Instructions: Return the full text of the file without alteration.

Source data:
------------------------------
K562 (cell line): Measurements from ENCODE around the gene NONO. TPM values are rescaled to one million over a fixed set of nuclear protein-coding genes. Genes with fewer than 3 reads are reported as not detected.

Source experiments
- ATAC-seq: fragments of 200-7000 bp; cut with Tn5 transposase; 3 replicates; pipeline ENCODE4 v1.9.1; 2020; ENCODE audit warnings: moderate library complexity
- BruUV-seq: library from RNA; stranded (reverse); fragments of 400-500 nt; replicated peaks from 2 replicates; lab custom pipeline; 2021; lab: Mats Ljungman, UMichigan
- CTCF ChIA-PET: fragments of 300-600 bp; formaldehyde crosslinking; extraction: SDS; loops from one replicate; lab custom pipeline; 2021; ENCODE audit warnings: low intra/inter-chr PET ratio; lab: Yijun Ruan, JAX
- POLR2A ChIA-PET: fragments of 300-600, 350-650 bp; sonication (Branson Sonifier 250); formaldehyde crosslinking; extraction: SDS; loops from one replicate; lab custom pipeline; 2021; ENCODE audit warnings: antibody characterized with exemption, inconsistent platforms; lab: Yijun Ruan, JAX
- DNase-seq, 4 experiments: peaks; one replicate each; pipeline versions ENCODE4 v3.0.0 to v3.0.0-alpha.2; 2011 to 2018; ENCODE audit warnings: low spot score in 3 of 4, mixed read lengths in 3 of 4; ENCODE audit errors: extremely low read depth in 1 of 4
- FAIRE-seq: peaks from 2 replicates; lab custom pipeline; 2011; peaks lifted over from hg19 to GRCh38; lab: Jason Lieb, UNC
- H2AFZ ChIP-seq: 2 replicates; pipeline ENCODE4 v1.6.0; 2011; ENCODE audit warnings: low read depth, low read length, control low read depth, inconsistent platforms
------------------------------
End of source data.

K562 (cell line): Measurements from ENCODE around the gene NONO. TPM values are rescaled to one million over a fixed set of nuclear protein-coding genes. Genes with fewer than 3 reads are reported as not detected.

Source experiments
- ATAC-seq: fragments of 200-7000 bp; cut with Tn5 transposase; 3 replicates; pipeline ENCODE4 v1.9.1; 2020; ENCODE audit warnings: moderate library complexity
- BruUV-seq: library from RNA; stranded (reverse); fragments of 400-500 nt; replicated peaks from 2 replicates; lab custom pipeline; 2021; lab: Mats Ljungman, UMichigan
- CTCF ChIA-PET: fragments of 300-600 bp; formaldehyde crosslinking; extraction: SDS; loops from one replicate; lab custom pipeline; 2021; ENCODE audit warnings: low intra/inter-chr PET ratio; lab: Yijun Ruan, JAX
- POLR2A ChIA-PET: fragments of 300-600, 350-650 bp; sonication (Branson Sonifier 250); formaldehyde crosslinking; extraction: SDS; loops from one replicate; lab custom pipeline; 2021; ENCODE audit warnings: antibody characterized with exemption, inconsistent platforms; lab: Yijun Ruan, JAX
- DNase-seq, 4 experiments: peaks; one replicate each; pipeline versions ENCODE4 v3.0.0 to v3.0.0-alpha.2; 2011 to 2018; ENCODE audit warnings: low spot score in 3 of 4, mixed read lengths in 3 of 4; ENCODE audit errors: extremely low read depth in 1 of 4
- FAIRE-seq: peaks from 2 replicates; lab custom pipeline; 2011; peaks lifted over from hg19 to GRCh38; lab: Jason Lieb, UNC
- H2AFZ ChIP-seq: 2 replicates; pipeline ENCODE4 v1.6.0; 2011; ENCODE audit warnings: low read depth, low read length, control low read depth, inconsistent platforms